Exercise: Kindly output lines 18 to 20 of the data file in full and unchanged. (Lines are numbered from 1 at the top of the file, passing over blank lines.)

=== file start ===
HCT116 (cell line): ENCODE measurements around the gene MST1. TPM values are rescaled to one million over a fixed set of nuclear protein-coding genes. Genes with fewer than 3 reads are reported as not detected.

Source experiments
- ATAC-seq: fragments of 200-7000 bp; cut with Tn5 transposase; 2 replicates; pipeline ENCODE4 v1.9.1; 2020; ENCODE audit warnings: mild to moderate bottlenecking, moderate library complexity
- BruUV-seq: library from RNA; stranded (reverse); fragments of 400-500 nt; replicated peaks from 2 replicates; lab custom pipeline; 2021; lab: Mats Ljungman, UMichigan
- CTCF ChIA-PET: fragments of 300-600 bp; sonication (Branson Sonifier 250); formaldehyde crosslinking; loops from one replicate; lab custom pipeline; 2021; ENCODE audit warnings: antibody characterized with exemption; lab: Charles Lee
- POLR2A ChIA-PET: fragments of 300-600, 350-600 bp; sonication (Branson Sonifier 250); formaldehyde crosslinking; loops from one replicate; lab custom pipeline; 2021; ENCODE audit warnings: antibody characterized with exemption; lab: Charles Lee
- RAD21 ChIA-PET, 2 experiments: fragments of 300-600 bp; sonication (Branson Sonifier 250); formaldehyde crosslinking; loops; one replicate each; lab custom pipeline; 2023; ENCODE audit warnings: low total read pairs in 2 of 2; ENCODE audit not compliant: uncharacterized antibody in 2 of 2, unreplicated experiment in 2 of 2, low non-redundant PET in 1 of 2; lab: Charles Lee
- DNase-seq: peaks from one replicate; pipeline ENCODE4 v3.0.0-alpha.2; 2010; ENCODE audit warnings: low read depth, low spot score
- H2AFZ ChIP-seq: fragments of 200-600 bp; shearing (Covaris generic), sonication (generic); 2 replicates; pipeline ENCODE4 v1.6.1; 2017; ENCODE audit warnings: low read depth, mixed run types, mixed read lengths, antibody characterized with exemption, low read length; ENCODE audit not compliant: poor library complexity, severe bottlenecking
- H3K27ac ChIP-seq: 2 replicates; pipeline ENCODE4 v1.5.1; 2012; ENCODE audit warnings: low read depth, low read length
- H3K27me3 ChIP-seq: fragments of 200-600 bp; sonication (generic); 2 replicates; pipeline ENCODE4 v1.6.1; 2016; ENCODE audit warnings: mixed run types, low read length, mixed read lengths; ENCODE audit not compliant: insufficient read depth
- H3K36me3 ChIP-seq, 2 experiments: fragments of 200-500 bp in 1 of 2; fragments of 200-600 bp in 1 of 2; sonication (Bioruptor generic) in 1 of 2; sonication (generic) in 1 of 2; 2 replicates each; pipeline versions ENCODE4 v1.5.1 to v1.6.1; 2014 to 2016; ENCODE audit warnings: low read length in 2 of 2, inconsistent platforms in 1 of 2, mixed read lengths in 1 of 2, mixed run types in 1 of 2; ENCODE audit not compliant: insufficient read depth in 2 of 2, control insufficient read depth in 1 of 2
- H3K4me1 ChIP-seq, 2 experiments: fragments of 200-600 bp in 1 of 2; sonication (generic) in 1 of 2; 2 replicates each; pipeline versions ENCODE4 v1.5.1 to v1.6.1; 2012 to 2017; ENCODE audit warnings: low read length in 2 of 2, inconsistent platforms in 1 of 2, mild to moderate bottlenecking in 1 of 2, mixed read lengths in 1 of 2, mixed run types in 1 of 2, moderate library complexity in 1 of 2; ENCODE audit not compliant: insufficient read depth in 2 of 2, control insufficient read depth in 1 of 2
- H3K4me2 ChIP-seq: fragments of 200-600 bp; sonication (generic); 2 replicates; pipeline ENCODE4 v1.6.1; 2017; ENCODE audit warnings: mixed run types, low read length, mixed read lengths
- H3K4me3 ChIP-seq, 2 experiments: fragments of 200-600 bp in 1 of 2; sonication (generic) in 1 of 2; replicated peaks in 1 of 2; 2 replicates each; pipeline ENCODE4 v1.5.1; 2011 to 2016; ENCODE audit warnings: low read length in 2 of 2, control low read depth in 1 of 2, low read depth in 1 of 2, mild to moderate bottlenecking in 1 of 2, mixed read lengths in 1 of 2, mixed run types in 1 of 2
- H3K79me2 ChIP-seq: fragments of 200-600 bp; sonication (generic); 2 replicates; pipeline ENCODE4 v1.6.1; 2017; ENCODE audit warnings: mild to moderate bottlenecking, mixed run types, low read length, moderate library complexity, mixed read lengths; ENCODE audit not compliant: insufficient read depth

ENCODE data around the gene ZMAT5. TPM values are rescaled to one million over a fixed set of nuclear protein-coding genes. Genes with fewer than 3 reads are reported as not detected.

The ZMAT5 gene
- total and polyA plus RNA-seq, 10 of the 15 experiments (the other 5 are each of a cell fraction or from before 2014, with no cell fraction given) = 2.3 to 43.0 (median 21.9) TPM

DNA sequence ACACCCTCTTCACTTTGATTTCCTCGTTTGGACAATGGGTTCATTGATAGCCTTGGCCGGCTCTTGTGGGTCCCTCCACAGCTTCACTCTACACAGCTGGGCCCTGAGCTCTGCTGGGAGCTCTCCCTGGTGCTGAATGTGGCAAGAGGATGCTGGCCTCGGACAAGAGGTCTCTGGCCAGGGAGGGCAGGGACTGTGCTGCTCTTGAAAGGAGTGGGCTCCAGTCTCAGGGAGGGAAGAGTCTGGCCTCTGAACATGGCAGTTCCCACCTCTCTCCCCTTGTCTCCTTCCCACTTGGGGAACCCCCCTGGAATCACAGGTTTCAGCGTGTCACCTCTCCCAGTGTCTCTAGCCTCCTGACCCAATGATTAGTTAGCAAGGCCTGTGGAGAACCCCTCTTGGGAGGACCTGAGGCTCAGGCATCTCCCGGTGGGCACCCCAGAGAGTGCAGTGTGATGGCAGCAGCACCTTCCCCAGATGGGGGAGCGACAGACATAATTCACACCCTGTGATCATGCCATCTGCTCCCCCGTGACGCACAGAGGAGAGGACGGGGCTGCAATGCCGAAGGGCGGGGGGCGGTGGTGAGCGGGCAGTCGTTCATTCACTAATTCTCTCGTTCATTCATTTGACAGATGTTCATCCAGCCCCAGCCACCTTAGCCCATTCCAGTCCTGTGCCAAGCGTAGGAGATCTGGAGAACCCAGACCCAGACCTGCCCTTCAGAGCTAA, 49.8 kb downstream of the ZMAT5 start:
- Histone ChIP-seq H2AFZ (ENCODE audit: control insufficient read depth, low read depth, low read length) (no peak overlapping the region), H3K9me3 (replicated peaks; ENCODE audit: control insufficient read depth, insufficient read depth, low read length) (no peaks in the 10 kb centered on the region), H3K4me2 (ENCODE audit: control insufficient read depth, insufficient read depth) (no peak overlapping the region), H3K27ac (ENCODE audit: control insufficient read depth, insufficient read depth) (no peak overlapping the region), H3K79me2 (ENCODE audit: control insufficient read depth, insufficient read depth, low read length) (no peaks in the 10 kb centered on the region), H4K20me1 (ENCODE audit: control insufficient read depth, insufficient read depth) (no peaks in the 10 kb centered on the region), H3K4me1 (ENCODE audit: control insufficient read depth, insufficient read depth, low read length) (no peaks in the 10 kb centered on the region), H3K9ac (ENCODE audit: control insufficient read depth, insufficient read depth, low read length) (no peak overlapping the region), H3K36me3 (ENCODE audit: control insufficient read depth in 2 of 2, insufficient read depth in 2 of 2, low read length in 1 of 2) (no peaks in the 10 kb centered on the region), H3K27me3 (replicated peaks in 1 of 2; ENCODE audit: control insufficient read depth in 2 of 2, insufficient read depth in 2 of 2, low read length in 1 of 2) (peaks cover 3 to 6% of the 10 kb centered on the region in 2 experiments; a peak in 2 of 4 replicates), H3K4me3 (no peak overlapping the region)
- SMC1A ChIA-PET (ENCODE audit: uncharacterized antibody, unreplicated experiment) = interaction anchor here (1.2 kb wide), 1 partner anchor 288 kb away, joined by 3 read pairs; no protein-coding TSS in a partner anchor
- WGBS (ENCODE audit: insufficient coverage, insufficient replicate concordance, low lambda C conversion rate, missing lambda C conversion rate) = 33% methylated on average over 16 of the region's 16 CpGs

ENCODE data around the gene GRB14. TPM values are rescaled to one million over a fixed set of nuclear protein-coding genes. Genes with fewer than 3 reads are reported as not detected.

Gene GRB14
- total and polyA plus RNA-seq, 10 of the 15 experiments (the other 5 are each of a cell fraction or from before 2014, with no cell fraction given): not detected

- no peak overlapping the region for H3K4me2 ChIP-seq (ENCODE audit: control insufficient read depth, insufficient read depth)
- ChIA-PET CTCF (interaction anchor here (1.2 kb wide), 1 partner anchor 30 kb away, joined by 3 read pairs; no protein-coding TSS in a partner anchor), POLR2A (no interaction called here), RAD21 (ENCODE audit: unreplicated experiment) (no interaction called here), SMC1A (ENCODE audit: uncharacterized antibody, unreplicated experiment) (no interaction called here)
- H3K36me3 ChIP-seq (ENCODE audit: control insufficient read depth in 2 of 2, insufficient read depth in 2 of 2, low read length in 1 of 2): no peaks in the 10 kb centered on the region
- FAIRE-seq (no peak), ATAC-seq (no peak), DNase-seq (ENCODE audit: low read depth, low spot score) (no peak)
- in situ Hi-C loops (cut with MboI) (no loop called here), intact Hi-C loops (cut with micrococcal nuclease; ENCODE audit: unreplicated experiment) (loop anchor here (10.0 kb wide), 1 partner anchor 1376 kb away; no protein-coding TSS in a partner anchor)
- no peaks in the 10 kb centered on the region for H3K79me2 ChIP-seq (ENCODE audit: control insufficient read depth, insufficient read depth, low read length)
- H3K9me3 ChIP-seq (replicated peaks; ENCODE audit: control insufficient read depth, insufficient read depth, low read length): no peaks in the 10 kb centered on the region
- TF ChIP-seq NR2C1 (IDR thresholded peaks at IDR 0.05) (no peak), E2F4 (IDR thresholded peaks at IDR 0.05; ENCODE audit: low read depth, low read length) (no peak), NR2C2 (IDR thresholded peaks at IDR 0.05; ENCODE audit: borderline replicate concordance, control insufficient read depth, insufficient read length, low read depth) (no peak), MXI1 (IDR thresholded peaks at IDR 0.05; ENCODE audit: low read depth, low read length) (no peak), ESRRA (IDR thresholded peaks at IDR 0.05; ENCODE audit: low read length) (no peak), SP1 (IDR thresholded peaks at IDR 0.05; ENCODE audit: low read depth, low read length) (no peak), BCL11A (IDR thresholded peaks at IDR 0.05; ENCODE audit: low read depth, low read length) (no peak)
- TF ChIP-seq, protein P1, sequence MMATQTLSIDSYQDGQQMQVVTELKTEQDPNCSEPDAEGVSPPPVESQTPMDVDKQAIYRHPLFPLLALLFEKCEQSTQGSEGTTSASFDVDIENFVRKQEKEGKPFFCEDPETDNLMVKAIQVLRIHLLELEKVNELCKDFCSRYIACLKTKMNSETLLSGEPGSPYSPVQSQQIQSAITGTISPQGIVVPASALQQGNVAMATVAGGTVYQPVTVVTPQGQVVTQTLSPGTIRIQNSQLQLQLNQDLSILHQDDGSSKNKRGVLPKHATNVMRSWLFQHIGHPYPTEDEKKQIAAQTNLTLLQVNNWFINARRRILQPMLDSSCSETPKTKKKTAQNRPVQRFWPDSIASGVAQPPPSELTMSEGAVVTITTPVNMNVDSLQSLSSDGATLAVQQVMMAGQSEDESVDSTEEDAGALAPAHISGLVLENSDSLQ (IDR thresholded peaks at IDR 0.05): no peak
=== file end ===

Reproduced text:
The ZMAT5 gene
- total and polyA plus RNA-seq, 10 of the 15 experiments (the other 5 are each of a cell fraction or from before 2014, with no cell fraction given) = 2.3 to 43.0 (median 21.9) TPM

DNA sequence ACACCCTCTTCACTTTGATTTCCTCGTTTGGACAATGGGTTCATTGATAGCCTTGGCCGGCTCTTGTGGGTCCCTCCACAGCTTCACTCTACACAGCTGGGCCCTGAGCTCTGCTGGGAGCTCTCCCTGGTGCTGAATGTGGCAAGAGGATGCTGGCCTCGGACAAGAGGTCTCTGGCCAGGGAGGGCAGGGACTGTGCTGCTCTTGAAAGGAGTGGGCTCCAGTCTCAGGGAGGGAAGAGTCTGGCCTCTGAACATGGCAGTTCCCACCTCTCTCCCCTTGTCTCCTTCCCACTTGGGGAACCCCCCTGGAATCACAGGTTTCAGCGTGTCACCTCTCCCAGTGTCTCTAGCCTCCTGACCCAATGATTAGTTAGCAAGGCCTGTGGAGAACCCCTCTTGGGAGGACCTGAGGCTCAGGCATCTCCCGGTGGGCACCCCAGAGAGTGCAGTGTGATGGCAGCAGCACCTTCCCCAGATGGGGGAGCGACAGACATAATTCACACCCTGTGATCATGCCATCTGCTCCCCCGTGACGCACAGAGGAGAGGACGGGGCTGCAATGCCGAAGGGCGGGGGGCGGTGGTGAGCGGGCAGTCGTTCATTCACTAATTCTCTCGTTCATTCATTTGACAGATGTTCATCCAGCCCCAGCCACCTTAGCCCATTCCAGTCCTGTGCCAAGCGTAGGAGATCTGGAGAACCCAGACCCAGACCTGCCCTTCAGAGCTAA, 49.8 kb downstream of the ZMAT5 start: